I went to see “Closer” this past weekend, thinking that it would be a light movie, possibly mixed with some troubling romance. When I heard someone compare the film to “Who’s Afraid of Virginia Woolf?” I thought he was surely mistaken. There was no way that “Closer” could possibly be as biting and insightful as the classic Edward Albee play and respected Mike Nichols film. As it turns out, I was the one mistaken.
“Closer” is, in fact, a truly insightful film, filled with the honesty that is so often left out of the movies and the veracity that we miss in our lives. It is the story of two men and two women, Dan (Jude Law), Larry (Clive Owen), Alice (Natalie Portman) and Anna (Julia Roberts). Although Dan and Alice are dating and living together, Dan falls in love with Anna, a photographer, who marries Larry.
We see the couples interact with each other and the spite that only love can bring out in people. As the characters choose and change partners, new lives are created and destroyed. Along with the ideas of love and fidelity, the film addresses the concept of honesty and its place in a relationship. It details the challenge to form an identity from a life we do not understand and the relationships we must struggle to hold together.
As one would expect from the accomplished cast, the acting is excellent. The actors abandon melodrama and instead opt for a passionate honesty. Alice becomes real with Natalie Portman’s depth and Julia Roberts gracefully captures Anna’s awkward maturity. Jude Law is again striking as Dan, but it’s Clive Owens who steals the show as Larry. He is vulgar and distasteful, yet we feel for him as we do for the other characters. In this film, everyone and no one is guilty at the same time. The actors capture those mixed feelings perfectly.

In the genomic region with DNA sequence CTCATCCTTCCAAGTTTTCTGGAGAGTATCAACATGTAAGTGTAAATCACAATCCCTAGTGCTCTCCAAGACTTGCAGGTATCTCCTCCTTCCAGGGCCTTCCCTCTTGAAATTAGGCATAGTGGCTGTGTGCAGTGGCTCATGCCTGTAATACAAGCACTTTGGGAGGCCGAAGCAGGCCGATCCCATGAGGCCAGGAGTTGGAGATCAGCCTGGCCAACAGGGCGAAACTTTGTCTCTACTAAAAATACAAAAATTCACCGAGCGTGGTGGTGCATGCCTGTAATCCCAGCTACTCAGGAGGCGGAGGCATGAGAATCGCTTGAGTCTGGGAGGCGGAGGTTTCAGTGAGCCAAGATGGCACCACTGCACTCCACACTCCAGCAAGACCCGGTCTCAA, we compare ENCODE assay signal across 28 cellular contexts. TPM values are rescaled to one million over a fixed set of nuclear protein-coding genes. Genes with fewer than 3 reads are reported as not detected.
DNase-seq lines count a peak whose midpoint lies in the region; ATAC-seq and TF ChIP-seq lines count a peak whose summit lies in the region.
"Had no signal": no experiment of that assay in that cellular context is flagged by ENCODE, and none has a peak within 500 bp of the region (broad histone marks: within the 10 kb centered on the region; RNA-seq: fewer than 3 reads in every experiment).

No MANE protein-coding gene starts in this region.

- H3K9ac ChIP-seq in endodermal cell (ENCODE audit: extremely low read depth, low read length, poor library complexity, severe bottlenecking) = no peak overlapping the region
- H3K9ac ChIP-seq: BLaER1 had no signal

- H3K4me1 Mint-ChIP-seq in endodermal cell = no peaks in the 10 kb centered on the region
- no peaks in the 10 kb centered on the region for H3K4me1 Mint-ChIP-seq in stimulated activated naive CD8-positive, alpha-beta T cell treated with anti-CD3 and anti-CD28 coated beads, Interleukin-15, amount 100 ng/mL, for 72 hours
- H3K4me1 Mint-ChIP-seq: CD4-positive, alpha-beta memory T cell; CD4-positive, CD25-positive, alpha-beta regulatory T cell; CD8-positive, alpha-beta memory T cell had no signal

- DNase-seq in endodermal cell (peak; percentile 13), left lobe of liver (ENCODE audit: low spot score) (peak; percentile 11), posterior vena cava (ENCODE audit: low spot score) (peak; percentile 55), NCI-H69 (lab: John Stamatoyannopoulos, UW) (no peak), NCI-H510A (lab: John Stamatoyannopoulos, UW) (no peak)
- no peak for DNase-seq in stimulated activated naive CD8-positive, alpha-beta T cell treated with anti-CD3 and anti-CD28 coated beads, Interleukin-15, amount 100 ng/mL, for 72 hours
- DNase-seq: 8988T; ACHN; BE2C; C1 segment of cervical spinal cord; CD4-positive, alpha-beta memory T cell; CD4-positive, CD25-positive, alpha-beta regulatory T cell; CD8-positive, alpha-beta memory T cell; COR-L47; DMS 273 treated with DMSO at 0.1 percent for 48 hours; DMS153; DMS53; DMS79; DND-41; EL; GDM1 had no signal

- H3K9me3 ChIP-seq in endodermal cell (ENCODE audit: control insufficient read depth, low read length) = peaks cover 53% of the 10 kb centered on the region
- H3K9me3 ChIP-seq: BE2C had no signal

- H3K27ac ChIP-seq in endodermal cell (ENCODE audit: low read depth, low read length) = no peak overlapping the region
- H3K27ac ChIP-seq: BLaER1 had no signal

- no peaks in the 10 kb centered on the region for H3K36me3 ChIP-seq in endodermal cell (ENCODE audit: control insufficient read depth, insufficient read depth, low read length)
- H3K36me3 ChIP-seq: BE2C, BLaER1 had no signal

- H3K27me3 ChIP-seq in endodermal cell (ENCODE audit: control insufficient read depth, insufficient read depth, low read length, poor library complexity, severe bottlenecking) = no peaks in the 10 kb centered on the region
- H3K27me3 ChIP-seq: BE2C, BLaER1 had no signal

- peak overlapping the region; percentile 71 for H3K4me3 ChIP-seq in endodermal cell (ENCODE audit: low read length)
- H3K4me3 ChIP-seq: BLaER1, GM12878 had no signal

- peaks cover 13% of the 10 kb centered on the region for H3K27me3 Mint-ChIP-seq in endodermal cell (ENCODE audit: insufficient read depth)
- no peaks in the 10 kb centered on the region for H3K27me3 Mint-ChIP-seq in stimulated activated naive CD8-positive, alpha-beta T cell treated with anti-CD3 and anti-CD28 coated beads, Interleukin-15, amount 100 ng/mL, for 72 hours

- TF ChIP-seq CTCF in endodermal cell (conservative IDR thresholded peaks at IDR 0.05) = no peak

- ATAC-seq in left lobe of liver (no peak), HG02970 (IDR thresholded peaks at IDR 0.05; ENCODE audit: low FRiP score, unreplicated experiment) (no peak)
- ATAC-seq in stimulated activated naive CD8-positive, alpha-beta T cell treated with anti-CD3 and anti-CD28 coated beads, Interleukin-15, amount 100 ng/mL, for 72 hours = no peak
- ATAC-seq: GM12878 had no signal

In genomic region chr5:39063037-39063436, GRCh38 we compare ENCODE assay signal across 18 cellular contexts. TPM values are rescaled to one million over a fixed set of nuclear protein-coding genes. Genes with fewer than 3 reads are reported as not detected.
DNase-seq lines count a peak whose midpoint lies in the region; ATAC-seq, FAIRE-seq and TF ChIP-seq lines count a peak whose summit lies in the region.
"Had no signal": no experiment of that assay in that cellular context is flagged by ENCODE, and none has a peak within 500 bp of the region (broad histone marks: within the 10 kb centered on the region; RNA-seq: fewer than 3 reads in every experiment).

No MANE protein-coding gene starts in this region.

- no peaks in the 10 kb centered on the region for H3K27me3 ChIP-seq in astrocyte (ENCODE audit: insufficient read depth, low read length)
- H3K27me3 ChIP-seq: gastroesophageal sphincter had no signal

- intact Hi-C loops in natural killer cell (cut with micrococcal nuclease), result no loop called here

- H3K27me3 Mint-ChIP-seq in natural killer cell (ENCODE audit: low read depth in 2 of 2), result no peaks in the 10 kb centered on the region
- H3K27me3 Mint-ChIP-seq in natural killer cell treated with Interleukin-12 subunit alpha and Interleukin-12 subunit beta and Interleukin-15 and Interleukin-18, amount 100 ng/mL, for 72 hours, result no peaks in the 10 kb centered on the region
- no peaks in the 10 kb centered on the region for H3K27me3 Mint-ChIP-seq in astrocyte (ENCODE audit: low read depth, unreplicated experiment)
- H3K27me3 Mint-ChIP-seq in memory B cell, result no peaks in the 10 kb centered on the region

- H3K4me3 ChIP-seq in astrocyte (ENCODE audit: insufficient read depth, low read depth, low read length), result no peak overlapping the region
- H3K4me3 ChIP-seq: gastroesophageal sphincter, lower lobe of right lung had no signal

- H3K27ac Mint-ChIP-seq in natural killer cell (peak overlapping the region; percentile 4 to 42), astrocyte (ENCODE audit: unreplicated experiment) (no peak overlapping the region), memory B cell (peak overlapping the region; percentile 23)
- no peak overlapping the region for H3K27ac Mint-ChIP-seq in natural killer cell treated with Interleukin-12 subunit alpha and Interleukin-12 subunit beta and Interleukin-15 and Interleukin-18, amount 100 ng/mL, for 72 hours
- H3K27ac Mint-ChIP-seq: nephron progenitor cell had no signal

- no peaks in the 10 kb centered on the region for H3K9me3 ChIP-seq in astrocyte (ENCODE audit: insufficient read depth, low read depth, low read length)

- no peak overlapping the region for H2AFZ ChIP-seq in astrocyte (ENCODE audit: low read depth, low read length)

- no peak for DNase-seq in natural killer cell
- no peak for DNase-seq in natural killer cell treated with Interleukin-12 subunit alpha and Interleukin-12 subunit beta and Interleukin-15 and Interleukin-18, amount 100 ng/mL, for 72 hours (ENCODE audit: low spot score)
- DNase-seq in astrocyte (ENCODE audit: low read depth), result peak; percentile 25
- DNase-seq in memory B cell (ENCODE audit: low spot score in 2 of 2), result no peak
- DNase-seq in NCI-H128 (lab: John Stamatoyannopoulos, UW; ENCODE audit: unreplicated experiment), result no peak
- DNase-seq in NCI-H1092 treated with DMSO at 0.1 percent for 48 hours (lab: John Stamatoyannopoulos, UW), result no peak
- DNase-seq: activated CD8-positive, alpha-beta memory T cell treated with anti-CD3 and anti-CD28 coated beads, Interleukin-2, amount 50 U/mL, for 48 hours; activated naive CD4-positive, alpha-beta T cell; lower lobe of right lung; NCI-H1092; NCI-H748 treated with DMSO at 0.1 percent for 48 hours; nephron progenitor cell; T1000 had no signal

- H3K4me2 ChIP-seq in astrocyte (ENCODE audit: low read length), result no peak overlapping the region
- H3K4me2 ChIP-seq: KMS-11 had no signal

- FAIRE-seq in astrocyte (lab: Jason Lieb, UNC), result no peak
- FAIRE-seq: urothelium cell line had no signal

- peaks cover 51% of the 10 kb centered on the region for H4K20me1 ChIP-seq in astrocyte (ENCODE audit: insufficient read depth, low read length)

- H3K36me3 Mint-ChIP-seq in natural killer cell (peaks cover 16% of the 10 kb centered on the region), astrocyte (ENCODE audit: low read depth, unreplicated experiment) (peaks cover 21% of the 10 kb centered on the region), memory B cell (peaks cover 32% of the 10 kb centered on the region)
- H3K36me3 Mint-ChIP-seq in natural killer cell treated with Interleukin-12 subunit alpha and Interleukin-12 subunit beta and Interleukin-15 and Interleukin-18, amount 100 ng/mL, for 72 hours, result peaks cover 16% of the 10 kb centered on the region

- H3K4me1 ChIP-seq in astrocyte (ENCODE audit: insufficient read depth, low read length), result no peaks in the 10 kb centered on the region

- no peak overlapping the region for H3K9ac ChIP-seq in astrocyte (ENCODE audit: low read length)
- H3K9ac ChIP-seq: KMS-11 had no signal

Director Mike Nichols (“Who’s Afraid of Virginia Woolf?,” “The Graduate,” “The Birdcage,” “Angels in America”) uses his experience to his advantage, creating a quality and well-made film. He does not apologize for the mean spirits of his characters, but showcases them as proudly as the character Anna displays her photographs – they are both out to capture the truth. Nichols directs his film with confidence and the result is wonderful.
The structure is not a narrative in the traditional sense, as it makes large leaps in time and perspective, leaving the audience to piece things together on its own. The film also chooses to leave out many of what could be considered the most important scenes. While we know about certain affairs, we do not see them. Instead, we see the consequences. The dialogue is sharp and often vicious, sometimes even sexually graphic, but it never shies away from the truth.
“Closer” is dismal yet thought-provoking and not ever afraid to confront and challenge the actions and emotions of its characters. It is startling and real, a true accomplishment for all involved.